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DISABILITIES

By Daniel J. Vance

 

  "Disabilities" recently had a birthday. It began as a column September 20, 2002, published in five Minnesota and Iowa weekly newspapers. Today, four Internet news services and 72 newspapers from 18 states have published "Disabilities" at least once.

  It has been a labor of love.

  There is a need. The U.S. officially has 49 million persons with at least one disability, however for whatever reason the Census doesn't count disabled persons under age 5. So the number perhaps is closer to 54 million. In researching last year I found few newspaper columnists regularly addressing disability. Disabled persons and their caregivers often crave information and encouragement, but most newspapers offer nothing.

  If you're reading this in your local paper, your editor likely has a personal link to a person with a disability, i.e., has a sibling, parent, neighbor or friend with one. As for me, I'm writing this column because my 8-year-old daughter was born with spina bifida, a birth defect. People not emotionally bonded to a person with a disability often don't understand.

  A person with a disability could be the elderly woman using a walker, the husband with bipolar disorder, the 9-year-old boy with dyslexia, the legally blind co-worker, the hard of hearing grandparent, the wife with major depression, the neighbor with Down syndrome, or the 8-year-old daughter with spina bifida.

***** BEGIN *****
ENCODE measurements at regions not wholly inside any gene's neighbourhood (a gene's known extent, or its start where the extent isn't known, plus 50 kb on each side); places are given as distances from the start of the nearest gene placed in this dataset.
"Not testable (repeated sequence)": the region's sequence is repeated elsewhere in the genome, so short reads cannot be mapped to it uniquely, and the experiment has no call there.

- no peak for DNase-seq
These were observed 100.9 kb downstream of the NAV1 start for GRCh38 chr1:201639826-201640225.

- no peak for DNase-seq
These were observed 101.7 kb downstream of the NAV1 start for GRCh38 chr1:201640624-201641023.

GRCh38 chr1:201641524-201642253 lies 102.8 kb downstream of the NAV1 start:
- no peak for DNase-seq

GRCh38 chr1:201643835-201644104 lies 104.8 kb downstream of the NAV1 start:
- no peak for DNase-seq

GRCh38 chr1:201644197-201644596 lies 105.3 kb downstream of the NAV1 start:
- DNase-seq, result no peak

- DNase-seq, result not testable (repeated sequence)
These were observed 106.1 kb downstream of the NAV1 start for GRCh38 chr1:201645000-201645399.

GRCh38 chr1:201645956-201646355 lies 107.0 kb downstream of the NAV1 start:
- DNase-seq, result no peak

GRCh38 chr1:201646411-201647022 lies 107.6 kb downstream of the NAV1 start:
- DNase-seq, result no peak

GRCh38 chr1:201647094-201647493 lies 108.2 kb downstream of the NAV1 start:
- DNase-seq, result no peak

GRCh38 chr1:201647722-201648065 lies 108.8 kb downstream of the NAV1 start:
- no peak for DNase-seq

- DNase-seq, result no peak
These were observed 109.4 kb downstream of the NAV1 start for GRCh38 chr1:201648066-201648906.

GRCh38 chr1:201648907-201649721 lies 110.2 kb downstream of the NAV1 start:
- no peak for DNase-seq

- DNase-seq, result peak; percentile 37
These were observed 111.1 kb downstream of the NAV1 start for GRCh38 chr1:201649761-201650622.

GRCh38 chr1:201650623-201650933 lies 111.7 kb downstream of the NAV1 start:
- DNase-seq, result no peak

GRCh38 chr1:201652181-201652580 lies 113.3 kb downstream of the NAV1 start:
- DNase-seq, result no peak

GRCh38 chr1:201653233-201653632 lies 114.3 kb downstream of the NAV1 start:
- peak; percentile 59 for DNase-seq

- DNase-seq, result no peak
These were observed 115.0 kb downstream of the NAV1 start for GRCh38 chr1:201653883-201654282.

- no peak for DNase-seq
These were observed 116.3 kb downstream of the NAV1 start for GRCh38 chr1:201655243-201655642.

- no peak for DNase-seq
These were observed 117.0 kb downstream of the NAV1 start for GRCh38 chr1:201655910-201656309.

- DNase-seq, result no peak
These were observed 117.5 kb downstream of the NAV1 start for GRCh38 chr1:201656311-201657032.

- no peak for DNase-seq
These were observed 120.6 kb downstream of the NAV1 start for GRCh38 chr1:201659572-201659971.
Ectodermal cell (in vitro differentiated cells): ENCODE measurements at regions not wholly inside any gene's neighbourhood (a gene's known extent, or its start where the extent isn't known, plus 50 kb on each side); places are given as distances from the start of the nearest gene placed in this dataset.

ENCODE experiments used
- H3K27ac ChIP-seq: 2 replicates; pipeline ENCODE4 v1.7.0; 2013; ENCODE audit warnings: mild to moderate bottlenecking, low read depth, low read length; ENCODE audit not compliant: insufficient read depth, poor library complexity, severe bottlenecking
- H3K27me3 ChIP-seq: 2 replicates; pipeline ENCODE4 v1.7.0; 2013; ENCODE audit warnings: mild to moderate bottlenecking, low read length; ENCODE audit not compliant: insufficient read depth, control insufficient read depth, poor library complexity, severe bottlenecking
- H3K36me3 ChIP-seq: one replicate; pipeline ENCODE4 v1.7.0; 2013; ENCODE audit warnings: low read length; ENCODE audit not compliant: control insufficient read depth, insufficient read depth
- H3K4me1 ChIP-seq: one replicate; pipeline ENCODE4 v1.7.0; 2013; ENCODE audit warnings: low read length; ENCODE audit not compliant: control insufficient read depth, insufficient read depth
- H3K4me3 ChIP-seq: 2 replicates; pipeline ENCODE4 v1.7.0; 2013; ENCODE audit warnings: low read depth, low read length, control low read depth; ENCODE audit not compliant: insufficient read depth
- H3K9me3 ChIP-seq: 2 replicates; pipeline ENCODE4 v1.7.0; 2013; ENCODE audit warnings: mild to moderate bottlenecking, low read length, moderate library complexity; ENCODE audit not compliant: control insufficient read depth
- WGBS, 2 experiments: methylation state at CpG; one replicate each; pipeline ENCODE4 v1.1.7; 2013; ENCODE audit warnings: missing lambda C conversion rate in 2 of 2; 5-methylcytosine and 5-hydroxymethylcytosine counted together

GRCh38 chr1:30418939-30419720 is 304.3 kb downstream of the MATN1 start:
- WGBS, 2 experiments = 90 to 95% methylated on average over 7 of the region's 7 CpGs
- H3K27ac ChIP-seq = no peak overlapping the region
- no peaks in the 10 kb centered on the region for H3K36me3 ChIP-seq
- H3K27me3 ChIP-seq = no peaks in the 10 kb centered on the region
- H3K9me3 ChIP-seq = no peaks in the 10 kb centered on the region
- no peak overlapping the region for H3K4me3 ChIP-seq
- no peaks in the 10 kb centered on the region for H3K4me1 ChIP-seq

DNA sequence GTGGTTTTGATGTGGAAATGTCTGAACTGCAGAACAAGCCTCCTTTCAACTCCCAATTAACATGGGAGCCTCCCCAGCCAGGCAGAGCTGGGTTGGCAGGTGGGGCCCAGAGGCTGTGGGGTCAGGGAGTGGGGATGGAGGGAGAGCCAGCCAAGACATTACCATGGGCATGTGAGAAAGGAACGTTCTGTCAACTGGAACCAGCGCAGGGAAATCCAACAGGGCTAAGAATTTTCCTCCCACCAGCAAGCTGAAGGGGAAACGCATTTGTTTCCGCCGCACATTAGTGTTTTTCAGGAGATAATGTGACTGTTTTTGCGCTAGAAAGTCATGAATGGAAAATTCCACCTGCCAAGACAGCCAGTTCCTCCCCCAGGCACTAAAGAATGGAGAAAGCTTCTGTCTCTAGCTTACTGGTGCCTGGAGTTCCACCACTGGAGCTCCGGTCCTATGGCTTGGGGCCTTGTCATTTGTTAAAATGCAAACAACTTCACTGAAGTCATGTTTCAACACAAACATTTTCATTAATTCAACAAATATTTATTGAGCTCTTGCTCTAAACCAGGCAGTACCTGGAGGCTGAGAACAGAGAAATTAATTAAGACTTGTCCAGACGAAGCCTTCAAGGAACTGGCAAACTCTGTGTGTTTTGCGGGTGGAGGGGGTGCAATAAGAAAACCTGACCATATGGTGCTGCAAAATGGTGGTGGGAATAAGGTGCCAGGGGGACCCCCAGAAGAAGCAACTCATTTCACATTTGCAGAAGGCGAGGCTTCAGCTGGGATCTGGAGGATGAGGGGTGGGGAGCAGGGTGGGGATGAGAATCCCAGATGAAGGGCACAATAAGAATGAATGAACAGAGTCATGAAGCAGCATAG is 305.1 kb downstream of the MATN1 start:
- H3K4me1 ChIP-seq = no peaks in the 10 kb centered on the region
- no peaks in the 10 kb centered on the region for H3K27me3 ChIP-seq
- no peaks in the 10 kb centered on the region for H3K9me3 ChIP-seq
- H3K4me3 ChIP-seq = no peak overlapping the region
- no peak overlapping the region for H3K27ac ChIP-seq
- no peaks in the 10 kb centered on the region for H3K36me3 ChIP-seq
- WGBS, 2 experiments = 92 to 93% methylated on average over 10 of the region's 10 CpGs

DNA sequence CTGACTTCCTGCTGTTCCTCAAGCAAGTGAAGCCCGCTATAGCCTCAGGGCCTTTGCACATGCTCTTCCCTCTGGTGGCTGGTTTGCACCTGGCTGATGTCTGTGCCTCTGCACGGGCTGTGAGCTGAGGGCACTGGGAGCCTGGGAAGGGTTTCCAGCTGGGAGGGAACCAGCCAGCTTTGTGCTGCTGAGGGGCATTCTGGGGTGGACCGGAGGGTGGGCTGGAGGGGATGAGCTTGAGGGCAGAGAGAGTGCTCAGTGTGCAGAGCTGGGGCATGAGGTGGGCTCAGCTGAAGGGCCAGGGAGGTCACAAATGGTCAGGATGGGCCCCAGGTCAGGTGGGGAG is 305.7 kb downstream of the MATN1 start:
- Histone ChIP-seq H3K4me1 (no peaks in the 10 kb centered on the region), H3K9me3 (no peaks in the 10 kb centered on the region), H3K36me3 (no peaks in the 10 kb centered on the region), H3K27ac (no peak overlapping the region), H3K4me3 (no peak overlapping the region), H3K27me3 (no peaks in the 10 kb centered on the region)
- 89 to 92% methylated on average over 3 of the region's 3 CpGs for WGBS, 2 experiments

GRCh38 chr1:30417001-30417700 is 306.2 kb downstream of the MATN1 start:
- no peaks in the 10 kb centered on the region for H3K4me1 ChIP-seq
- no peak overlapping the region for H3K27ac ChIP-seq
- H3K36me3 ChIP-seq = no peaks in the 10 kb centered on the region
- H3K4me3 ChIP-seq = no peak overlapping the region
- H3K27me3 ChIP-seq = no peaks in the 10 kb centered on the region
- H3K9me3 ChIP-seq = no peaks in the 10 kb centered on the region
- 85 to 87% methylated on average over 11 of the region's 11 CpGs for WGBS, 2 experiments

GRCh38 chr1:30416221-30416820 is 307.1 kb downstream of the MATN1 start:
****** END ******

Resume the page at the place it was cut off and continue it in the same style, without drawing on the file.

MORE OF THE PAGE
I recently came across two items that confirmed the need for "Disabilities." The Associated Press, newspapers and various websites carried the first item. In September, a healthy and muscular Florida State quarterback not only used an unauthorized handicap tag to park nearer classes, but a week later after being fined $100 he did it again.

  The U.S. has tens of millions of people like him who yet don't understand.

  The second came in a letter from friends teaching in Asia. The wife is a special education teacher. She said, "Today, I had a very illuminating conversation with one mother about the shame she feels because her daughter has Downs. The whole family feels ashamed. They avoid taking the child out of the home visiting or shopping."

  You can find thousands of families like that in America, too.

  I've enjoyed this last year interviewing people I normally wouldn't have met, such as Olympian Jean Driscoll, sportswriter Sarah Morris, actor Chris Burke, Joni Eareckson Tada, Assistant Secretary Grizzard, and many others. I welcome your ideas for columns. Contact me through www.danieljvance.com.